Digital Models for a Digital Age: Transition and Opportunity in Small Business Banking

other competitors drawing on big data-enabled approaches, especially for


smaller, unsecured loans. These trends represent the leading edge of a
broader assault on lucrative small business lending by lightly regulated and
more nimble institutions.
The movement can be understood by looking at current innovations that
threaten banks standing in deposits and lending. For example, American Express and Chase have taken the lead in using credit and charge cards as relationship-building tools: creating communities for small-business cardholders
(e.g., American Express OPEN Forum), linking cards to technology-enabled
cash management and reporting services, and offering a host of additional
services (e.g., procurement, discounts, payroll) through partner providers. The
data these players gather also provides a foundation for a more granular understanding of their customers, from both risk and sales perspectives. Banks
should consider the threat these extras pose to ownership of primary deposit
relationships. (See next page for examples of threats to the core deposits and
lending businesses.)

Exhibit 1

Small businesses represent a meaningful portion of overall


banking revenue pools
Revenue (fees and interest) after risk cost from U.S. credit1 and deposits, 2011
100% = $780 billion
Large corporate

Small businesses2

24%

15%

Personal banking
needs of small
business owners

5-10%

54%

Net of charge-offs

Defined as businesses with less than $20 million in annual revenues

Source: McKinsey Global Banking Profit Pools; U.S. Small Business Association

Retail individual
consumers

Digital Models for a Digital Age: Transition and Opportunity in Small Business Banking

One area of innovation generating significant attention among small business


bankers is mobile-based merchant acceptance. Square, PayPal Here, Groupon
and other firms are making it possible for anyone to accept credit card payments through a dongle and smart phone or tablet. The direct implications for
banks are unclear, but it appears unlikely that dongle-based smartphone acceptance poses a threat.

Small business banking innovators


Big data-enabled online lenders: Lenders such as Kabbage, which targets eBay and Amazon marketplace
sellers, and On Deck Capital, which targets offline businesses, are creating a niche by underwriting based on
businesses cash flow, and focusing on customers that are too small or too new to get loans from traditional
banks. Both lenders have brief application processes and fast turnaround times, enabled by pulling data
from online sources (e.g., merchant gateways, bank accounts, social networks). They also leverage the data
for risk assessment. These online lenders have not yet encroached on the core of small business lending
(e.g., bigger loans, secured lending, credit lines and credit cards); however, an increasing number of small
businesses appear willing to pay a bit more for the benefits they offer.
Technology-enabled cash flow management services: Intuit, Bill.com and others are developing intuitive interfaces and software that integrate payments, receivables and online banking data to provide reporting and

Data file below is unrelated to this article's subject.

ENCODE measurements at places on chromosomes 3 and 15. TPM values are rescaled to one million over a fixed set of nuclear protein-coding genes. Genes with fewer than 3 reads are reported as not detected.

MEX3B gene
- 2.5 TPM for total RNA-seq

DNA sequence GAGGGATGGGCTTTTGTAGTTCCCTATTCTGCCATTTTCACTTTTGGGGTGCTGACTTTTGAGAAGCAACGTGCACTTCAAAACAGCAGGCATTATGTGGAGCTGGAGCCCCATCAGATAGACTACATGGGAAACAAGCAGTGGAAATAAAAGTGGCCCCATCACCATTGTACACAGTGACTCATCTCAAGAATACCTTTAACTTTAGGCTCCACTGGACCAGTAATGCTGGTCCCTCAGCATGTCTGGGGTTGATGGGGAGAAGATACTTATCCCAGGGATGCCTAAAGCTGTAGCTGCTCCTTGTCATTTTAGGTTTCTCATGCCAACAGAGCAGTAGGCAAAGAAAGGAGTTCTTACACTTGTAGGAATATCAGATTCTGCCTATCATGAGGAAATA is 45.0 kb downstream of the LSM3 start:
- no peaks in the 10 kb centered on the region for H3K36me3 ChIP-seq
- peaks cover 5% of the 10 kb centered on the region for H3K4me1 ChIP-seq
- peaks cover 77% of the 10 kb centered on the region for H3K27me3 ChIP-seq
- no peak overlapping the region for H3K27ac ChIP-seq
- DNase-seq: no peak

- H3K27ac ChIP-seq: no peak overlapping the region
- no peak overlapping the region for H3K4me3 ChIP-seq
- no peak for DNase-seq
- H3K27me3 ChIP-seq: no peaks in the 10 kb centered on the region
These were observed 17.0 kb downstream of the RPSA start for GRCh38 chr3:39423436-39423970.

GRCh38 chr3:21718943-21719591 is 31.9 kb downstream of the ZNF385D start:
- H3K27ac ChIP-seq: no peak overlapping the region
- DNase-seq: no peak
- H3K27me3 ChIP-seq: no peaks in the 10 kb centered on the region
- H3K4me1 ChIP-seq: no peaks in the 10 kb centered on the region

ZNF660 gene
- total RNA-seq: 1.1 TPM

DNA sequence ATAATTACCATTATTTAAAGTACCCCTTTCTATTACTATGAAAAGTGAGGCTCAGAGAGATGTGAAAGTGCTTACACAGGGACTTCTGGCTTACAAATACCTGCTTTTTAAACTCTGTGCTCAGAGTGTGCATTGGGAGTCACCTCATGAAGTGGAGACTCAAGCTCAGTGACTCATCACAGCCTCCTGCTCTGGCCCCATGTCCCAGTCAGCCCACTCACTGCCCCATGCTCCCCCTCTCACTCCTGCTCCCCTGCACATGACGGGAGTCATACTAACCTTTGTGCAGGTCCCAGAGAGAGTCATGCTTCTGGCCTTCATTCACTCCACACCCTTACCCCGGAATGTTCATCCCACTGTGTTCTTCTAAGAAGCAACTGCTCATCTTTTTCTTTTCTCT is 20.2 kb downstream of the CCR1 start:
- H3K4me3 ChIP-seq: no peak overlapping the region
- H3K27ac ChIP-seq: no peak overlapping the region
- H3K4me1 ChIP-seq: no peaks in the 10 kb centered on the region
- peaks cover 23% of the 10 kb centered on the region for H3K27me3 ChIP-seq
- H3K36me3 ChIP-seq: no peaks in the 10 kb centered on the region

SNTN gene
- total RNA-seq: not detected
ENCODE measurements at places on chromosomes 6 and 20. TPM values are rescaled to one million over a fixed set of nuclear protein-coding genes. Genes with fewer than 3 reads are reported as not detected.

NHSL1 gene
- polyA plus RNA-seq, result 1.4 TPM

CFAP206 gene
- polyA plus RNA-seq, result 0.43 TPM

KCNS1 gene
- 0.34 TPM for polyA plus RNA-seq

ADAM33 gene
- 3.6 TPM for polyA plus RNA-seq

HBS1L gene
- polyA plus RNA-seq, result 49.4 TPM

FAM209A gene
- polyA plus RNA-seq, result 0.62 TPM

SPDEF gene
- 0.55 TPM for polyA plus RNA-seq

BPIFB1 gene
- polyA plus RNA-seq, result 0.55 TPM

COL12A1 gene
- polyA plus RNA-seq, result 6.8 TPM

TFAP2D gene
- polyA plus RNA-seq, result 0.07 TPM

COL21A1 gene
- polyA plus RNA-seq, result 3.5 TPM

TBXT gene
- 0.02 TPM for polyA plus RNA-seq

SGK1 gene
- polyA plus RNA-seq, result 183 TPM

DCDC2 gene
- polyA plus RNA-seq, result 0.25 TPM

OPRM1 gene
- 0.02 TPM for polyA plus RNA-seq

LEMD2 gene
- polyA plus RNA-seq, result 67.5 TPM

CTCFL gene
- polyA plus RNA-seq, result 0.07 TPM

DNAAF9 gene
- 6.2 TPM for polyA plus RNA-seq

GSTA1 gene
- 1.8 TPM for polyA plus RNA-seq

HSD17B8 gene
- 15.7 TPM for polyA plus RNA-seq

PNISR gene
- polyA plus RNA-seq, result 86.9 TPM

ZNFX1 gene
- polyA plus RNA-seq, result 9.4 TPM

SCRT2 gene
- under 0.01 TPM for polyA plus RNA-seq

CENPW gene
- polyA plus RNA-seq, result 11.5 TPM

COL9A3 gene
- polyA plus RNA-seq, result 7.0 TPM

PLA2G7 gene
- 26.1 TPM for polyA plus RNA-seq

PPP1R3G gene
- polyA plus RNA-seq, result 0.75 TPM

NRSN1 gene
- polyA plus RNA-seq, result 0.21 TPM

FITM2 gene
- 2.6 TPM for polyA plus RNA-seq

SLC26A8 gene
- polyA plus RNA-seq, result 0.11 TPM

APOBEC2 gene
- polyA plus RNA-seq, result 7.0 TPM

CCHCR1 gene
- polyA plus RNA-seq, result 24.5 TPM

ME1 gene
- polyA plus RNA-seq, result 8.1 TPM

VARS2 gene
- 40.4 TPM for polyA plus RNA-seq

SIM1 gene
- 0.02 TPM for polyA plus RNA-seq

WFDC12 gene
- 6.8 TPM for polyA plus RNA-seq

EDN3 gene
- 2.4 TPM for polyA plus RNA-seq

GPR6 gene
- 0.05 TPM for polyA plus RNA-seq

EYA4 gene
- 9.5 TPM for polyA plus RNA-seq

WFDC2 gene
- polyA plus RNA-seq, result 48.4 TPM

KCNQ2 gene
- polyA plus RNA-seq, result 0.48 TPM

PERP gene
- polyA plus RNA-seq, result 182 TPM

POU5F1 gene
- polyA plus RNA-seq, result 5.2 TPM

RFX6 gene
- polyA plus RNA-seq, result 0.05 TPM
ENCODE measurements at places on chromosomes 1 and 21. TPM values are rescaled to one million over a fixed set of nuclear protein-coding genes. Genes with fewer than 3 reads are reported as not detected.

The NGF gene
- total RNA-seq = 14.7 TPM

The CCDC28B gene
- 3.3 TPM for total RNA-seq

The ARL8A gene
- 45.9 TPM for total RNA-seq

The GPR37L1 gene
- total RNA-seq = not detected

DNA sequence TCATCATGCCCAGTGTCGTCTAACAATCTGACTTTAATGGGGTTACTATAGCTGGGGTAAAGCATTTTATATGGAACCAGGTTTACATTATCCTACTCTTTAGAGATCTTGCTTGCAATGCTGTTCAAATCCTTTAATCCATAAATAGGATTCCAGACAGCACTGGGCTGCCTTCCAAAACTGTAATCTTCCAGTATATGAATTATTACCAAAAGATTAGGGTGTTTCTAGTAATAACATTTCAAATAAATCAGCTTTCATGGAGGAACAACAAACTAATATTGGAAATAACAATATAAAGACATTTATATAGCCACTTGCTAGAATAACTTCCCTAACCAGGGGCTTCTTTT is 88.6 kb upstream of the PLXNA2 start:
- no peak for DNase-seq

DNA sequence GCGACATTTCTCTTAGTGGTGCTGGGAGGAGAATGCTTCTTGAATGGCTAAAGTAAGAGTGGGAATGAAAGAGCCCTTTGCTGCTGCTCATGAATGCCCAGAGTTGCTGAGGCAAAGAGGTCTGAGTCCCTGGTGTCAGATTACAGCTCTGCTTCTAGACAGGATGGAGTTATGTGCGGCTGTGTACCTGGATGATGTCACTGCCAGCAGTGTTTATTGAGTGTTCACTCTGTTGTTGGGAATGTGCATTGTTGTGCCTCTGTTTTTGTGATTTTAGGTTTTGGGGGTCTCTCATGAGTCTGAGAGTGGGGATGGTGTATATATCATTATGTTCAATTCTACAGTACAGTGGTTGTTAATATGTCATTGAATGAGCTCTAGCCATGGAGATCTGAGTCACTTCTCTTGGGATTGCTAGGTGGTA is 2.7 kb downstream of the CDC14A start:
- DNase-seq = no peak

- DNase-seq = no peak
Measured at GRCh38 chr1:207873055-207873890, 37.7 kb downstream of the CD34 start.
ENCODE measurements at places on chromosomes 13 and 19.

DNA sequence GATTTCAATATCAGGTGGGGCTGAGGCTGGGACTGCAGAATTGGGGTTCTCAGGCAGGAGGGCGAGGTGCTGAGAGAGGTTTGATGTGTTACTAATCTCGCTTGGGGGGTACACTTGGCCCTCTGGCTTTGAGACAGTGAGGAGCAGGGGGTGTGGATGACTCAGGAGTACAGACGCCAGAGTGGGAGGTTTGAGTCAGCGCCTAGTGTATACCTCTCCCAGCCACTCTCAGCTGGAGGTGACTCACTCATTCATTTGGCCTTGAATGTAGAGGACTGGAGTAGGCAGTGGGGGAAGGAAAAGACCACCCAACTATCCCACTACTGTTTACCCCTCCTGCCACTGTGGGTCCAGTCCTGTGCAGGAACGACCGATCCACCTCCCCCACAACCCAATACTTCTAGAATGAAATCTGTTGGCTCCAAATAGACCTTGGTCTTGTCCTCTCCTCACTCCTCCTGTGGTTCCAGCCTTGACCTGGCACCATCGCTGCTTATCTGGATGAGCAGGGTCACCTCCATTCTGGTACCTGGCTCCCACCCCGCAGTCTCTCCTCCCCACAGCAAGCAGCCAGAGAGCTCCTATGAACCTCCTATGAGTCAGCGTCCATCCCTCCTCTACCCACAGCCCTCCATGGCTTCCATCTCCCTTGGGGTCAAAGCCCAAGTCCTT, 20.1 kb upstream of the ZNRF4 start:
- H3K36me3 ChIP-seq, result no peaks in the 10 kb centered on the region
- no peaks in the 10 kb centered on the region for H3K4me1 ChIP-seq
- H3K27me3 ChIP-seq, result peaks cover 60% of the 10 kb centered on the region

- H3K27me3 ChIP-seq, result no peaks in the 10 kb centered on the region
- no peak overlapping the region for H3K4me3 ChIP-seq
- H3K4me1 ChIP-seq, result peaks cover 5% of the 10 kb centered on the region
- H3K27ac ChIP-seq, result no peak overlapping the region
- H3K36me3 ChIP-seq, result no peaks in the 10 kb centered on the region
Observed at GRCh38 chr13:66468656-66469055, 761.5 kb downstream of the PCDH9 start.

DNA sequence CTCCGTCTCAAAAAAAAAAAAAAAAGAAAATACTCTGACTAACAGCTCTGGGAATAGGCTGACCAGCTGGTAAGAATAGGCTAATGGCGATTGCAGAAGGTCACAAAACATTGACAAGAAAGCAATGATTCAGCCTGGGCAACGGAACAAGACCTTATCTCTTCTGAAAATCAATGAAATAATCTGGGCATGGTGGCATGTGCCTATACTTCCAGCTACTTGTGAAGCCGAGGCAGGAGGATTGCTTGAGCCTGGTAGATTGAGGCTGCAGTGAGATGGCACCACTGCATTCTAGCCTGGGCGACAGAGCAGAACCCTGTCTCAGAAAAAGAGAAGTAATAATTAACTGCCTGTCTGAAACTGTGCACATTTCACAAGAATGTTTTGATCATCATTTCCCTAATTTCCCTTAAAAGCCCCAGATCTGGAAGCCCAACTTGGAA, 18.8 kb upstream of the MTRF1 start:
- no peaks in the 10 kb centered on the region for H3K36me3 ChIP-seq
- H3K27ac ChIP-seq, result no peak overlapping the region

cash flow management tools. These tools matter to small business owners because they provide guidance
on when credit may be needed and when there is excess cash that could be moved to a higher-return account (exhibit). As dashboard-type solutions become the primary financial decision-making platform for
some small business owners, the risk grows that banks deposit and lending products will become commodities on someone elses platform.
Advisory services: Some banks provide training and advice on non-financial business topics, hoping to reduce churn by helping existing customers reduce failures and grow revenues. A variety of models address
the needs of small businesses of every size, ranging from low-cost online tools for micro-business owners to
on-site visits from industry experts to offer guidance on topics such as marketing and sales, operations and
strategic planning for larger small businesses.

Examples of small-business banking innovations


What small businesses use to manage cash
Percent

Interest in bank support in managing


cash flow
Percent of small businesses

QuickBooks or other business accounting software

50

Excel or other spreadsheet program

30

Paper list/bulletin board

22

Online tool from bank/credit card company


(e.g., Amex, Chase)

Online cash management application (e.g., Bill.com)


Other
1

18
4

Interested

35

Neutral

30

Not Interested

35

Question: Would you be excited about a primary bank offering that had few branches and emphasized helping you manage your cash flow?

Source: McKinsey Small Business Payments & Financial Services Panel, June 2012

All small businesses

Digital Models for a Digital Age: Transition and Opportunity in Small Business Banking

Bank of Americas recent announcement of a dongle-based payments solution


makes it likely that other banks will follow suit, just as they quickly caught up
with market leaders on remote check capture. Additionally, micro-merchants
using dongles account for a limited portion of total small business banking revenue pools. Nor do the dongles offer a significant cost advantage interchange on the products is the same or higher than for many traditional